Boothbay Region High School students will return in January to a maker-space equipped with a computer numerical control (CNC) router. Thanks to Boothbay Region Education Foundation, a $25,000 anonymous donation and teachers Chip Schwehm, Ben Powell and Chris Liberti, the Camaster Stinger II CNC will join a Jamieson LG-900 laser cutter bought with an anonymous donation last year.
Alternative Organizational Structure (AOS) 98 Superintendent Keith Laser suggested the trio of teachers apply for around $10,000 in BREF funds for the next big ticket item for the BRHS basement maker-space. Powell said they knew the basic CNC they wanted was going to be slightly more, but Laser suggested they apply for the funds anyway.
Powell said the teachers were “blown away” when the BREF board approved the spending on the spot, and let them get a bigger, more expensive CNC, the Stinger II which he said costs over $13,000.
“It was honestly very quick, that moment where we went from 'This might be a possibility' to 'Oh, this is happening and it's happening fast,’” said Powell.
Schwehm said they had the idea of getting a CNC for a couple years, but decided to go with the laser cutter first. Liberti said it has much less of a learning curve, a wide variety of capabilities and cost less. Now that students and faculty have both pieces of equipment and everything else in the shop, the options are boundless in all learning subjects.
Said Powell, “Any sort of class with a project where you're making something whether it's in art or a history class or even in math if you're trying to do tessellations or geometry, you name it, you can apply some of these tools and make some really cool things and have kids learn something else on top of what you're trying to teach them.”
Computer-assisted design (CAD) drawing skills will be needed to put the CNC to its full use, Schwehm said, so he will be teaching those skills in his intro to engineering class. All students take the class as freshmen. Powell’s CAD class will likely be the first to try the CNC. The making and marketing class may also use the CNC, depending on what they decide to build; the musical instruments class can use it to cut out guitar bodies; and the furniture class can use it, said Schwehm.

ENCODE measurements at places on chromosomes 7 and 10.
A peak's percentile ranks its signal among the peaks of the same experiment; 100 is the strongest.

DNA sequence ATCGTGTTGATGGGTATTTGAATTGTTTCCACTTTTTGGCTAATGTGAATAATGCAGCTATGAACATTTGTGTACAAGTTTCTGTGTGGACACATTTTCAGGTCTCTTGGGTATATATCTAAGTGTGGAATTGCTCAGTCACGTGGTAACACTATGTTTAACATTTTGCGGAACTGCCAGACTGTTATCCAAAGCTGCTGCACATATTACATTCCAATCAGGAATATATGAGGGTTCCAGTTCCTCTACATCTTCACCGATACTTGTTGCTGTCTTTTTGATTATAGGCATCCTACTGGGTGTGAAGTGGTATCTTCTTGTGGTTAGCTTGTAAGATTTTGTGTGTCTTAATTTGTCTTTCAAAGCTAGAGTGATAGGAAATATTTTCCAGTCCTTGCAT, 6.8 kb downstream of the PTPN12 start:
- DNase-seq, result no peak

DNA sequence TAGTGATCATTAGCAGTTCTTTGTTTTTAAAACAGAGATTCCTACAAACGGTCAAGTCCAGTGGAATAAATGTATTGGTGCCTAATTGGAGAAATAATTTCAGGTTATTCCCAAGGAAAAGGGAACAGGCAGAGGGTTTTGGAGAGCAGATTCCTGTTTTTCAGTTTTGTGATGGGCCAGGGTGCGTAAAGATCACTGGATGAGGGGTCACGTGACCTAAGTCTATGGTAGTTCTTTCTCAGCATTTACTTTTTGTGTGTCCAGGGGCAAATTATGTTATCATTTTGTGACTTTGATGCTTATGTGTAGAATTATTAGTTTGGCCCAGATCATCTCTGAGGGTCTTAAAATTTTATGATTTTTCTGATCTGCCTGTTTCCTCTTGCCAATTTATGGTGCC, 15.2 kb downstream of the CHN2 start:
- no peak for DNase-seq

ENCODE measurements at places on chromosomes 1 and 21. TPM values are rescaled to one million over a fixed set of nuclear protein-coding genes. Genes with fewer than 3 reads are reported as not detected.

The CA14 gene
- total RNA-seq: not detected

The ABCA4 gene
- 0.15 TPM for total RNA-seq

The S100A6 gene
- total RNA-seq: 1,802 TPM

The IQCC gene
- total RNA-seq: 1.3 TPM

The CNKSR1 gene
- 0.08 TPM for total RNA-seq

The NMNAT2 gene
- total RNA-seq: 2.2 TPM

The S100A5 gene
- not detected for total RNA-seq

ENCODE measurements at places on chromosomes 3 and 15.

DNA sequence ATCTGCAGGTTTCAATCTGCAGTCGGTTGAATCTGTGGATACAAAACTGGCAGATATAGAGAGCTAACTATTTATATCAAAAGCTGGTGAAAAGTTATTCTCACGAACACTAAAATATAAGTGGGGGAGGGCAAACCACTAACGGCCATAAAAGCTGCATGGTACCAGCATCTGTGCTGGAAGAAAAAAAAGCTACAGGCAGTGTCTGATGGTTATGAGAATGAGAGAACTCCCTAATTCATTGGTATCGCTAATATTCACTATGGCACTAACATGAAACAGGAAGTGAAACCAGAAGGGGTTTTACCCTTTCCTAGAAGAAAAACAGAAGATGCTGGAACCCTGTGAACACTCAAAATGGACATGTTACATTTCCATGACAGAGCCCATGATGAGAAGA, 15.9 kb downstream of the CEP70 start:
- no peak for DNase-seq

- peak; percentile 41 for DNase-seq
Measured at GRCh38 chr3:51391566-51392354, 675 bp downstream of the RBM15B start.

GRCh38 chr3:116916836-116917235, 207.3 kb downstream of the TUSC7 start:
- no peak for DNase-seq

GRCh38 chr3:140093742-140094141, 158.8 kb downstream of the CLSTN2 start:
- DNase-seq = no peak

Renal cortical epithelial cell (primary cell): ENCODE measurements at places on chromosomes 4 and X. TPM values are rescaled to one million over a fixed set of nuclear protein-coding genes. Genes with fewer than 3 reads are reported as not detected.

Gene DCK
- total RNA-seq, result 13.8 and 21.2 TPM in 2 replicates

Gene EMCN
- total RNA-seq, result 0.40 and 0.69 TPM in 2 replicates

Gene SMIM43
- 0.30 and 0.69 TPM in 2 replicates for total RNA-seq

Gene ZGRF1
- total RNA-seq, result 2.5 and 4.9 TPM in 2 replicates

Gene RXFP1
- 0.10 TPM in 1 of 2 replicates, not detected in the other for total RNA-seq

"It really opens the door to using those machines,” Schwehm said. “I think the CNC will get a lot of use ... In terms of being able to make so much more – it can do 3D carving."
To open up use to the rest of the school, Powell said he will teach faculty CAD skills and how to operate the laser cutter and the CNC when it arrives in December. In the meantime, the teachers are busy trying to reconfigure the shop area to make room for the new machine, its wiring and the ductwork required for a dust collection system.
“It should be up and running for kids when they come back to school after Christmas break from the sounds of it,” said Schwehm.
Liberti said they are not sure what should come next for equipment because the learning curve will be high with the CNC. So everyone will concentrate on training. “We want … to really get these tools used in more spots than they are now, to get us where we're comfortable getting it to a broader audience. Between Ben working with the staff and leading that charge and Chip reprogramming intro to engineering so all the freshmen are coming in and getting exposure, we're really hoping staff and kids are saying 'Wait, can't we do this a different way' or 'Can't we use this tool to achieve that’ … When a kid says I want to do this project this totally different way and a teacher says 'yes,' now that kid is so much more intrinsically motivated. I think that's where the focus is next.”
Said Schwehm, “We're really fortunate to be able to say we have similar things to the Falmouths and the Baxter Academies … For a school our size, we're super lucky and the support of the community is pretty amazing.”